Selma Zingrebe, Jg. 10, Watton, England, 1 Jahr

I am Selma and I decided to live in a host family in England for a year. I live on the Moneytree farm in a rural area in the east of England and go to a school called Wayland Academy together with two of my host brothers. It is very calm here. We do not have any neighbours, which means that we can watch films as loudly as we want and my host brothers preference for doing scooter tricks in the house is no problem either. The next town (village rather) is ten minutes by car away and in order to get to school we have to catch a bus, which collects all the students in the area.

Watton, the town I go to school to and its surrounding area is known to be rather hot and precarious and people tell me Wayland Academy is not really the best place to be. I can see what they mean and I am not a great fan of the school, but it does not seem to be too bad either. I get along with the teachers and classes are not very difficult. Top sets in Math, Science and English for year 10 are well manageable. Other subjects I could choose from are e.g. Business Studies, Sports Studies, Textiles Technology or Food Technology.

What I am struggling with a bit though is making friends. There is a group of people I spend my breaks with, but I would not consider them friends and it is hard to get to know others especially since I have to catch the bus home and cannot attend any clubs or other after school activities. My host family is lovely though.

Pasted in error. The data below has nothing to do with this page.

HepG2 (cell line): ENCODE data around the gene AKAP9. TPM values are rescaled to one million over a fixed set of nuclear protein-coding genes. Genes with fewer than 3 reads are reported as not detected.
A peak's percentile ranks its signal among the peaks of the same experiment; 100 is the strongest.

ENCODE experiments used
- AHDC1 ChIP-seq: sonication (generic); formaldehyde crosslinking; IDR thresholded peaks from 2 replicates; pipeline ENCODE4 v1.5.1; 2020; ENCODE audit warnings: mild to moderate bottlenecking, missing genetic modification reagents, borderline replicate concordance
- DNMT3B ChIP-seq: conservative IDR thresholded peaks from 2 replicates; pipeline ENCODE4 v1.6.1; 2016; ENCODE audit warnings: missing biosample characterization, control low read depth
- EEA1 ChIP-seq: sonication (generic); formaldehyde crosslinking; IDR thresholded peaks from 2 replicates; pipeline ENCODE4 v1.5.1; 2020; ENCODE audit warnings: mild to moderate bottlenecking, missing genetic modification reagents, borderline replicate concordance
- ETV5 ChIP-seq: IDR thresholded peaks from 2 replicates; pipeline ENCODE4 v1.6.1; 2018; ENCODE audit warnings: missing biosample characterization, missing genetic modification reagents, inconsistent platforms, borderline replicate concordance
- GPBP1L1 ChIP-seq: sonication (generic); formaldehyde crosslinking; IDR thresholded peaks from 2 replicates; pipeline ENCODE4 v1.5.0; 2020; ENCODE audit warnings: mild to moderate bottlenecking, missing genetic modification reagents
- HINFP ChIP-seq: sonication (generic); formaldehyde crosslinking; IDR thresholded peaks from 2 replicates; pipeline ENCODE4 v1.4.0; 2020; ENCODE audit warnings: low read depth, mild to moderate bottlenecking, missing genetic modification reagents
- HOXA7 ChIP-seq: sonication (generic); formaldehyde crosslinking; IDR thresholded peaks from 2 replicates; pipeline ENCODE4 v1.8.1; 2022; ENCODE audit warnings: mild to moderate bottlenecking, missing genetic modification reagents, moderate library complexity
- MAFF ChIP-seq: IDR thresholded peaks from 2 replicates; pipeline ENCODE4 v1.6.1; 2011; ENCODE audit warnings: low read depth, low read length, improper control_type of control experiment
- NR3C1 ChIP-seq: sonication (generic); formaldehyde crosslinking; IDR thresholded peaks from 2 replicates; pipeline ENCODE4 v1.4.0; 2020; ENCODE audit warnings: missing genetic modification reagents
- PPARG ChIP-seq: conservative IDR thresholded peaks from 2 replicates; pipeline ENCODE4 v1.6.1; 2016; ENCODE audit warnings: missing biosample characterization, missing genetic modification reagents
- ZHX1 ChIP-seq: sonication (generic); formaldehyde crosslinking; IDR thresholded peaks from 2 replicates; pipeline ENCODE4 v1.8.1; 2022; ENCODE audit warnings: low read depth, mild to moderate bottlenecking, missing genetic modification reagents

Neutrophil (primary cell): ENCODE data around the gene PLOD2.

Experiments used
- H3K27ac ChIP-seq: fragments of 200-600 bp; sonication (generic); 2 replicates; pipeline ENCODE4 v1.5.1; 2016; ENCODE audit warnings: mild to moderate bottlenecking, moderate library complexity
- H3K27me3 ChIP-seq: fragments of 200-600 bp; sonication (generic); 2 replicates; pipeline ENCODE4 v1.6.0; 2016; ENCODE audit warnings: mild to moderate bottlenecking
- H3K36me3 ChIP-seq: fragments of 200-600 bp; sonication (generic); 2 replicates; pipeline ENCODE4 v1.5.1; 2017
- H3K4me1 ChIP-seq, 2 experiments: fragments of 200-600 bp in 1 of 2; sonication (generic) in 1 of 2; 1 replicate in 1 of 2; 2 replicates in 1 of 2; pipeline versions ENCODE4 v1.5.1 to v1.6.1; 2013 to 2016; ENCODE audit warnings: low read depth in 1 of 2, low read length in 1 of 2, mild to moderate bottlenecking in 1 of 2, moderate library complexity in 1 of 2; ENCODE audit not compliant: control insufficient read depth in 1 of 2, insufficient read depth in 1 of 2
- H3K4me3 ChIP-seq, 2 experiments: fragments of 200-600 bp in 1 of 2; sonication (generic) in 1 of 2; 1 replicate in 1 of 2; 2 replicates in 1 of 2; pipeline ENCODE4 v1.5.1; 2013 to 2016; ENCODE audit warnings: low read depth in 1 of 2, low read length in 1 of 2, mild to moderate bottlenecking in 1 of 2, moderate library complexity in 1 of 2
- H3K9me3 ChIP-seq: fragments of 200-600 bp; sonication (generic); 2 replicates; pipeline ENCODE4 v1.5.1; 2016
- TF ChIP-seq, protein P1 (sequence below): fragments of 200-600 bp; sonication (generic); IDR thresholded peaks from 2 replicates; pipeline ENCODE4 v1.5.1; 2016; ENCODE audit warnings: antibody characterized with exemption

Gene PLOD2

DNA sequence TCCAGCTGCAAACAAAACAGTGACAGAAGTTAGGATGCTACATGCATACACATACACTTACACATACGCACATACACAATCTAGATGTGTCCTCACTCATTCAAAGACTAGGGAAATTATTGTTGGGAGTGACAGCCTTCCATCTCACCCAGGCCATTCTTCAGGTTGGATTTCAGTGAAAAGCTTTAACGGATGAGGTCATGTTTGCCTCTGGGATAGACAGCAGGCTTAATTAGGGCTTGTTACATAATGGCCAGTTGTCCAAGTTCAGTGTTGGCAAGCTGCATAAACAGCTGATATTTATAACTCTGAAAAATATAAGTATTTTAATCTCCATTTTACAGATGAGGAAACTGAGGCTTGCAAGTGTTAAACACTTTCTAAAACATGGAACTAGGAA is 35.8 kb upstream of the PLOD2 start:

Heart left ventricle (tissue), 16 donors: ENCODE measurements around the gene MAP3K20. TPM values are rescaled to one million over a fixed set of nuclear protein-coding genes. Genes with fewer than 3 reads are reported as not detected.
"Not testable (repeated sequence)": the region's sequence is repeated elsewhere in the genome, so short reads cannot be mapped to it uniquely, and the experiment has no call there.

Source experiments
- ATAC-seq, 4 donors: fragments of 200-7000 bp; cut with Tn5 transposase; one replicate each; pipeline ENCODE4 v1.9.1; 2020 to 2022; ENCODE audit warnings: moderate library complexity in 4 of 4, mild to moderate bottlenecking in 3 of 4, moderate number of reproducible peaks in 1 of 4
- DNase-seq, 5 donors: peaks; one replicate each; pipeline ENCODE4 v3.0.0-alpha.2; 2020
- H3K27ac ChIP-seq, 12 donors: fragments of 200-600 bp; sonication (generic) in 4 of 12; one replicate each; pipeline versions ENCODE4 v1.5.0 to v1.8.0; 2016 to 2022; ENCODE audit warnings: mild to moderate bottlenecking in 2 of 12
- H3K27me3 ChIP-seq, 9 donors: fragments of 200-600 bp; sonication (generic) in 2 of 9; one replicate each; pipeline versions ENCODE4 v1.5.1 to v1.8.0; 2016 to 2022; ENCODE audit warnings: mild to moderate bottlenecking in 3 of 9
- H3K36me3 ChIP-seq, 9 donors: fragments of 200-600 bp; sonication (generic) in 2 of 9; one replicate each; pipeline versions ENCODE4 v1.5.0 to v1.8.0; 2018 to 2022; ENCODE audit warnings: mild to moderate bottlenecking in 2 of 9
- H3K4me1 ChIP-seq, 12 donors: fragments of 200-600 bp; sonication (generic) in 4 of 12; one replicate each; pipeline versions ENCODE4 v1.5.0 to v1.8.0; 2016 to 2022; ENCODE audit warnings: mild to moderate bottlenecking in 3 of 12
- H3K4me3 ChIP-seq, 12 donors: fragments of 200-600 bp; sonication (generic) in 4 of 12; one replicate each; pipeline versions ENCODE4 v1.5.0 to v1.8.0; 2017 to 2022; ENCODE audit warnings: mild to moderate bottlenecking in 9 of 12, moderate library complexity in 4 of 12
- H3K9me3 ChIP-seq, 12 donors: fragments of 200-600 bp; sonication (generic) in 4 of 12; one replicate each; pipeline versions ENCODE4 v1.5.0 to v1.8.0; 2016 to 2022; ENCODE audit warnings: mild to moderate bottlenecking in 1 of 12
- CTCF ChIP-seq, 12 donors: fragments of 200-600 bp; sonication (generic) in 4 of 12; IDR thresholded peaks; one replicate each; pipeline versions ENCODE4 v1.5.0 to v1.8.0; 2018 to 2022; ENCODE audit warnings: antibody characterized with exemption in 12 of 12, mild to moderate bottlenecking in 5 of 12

The day I first met my family, the father turned around to me and said: “You’re probably wondering, what you’ve gotten yourself into here.” Of the eight children, five still live at home and they were chasing each other through the huge house… It was evident at first sight that this is a very wild family. All I felt was a longing to be part of it. Although I am not the one to be goofy, make jokes or sing out loud I feel like I have actually become a member of this family, just as I had been told when I first entered the house: “Everyone who steps through that door isn’t a guest anymore but family.”

[…] I am looking forward to further getting to know England, its traditions and people. At the moment I am especially excited about Christmas, since I am going to stay here over the holidays. With seven Christmas trees (so I have been told) and all family staying at our house it will certainly be a special event and my host sister is already counting down the days. Going abroad for a year is a big decision and adapting so completely to a new environment, in a new country with stranger people and stranger routines can be frightening and, being a person who gets nervous every time I want to go up and speak to someone, I must admit that it can be stressful, but it is worth it. In general I would say that the time has gone by far too quickly and I am so glad I have another nine months to enjoy England.

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